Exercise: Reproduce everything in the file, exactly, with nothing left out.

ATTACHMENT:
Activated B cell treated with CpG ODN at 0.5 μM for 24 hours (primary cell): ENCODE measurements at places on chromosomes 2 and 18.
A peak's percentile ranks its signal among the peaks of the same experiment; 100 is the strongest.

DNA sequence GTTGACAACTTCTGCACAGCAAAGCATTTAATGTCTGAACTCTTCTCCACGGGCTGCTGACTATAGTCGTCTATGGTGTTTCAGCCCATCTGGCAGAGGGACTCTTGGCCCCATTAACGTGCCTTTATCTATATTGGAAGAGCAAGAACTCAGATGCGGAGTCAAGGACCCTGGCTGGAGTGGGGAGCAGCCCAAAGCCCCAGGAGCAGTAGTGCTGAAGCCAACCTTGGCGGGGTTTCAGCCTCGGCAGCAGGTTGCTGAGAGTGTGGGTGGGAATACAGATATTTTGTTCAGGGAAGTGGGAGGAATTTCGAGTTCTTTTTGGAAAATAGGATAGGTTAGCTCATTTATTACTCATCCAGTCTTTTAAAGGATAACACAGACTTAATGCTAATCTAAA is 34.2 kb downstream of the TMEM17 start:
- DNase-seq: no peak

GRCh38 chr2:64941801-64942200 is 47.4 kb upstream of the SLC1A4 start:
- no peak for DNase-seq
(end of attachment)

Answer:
Activated B cell treated with CpG ODN at 0.5 μM for 24 hours (primary cell): ENCODE measurements at places on chromosomes 2 and 18.
A peak's percentile ranks its signal among the peaks of the same experiment; 100 is the strongest.

DNA sequence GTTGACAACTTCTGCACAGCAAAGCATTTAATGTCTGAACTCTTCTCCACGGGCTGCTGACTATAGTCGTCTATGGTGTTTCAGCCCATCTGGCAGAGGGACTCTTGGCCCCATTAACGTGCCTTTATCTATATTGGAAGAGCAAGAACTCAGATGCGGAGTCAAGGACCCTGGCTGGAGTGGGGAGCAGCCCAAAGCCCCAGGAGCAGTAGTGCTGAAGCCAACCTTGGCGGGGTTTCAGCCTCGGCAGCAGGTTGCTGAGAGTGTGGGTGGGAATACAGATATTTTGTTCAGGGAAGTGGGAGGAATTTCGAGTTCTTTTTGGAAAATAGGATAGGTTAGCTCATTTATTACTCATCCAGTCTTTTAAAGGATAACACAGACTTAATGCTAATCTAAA is 34.2 kb downstream of the TMEM17 start:
- DNase-seq: no peak

GRCh38 chr2:64941801-64942200 is 47.4 kb upstream of the SLC1A4 start:
- no peak for DNase-seq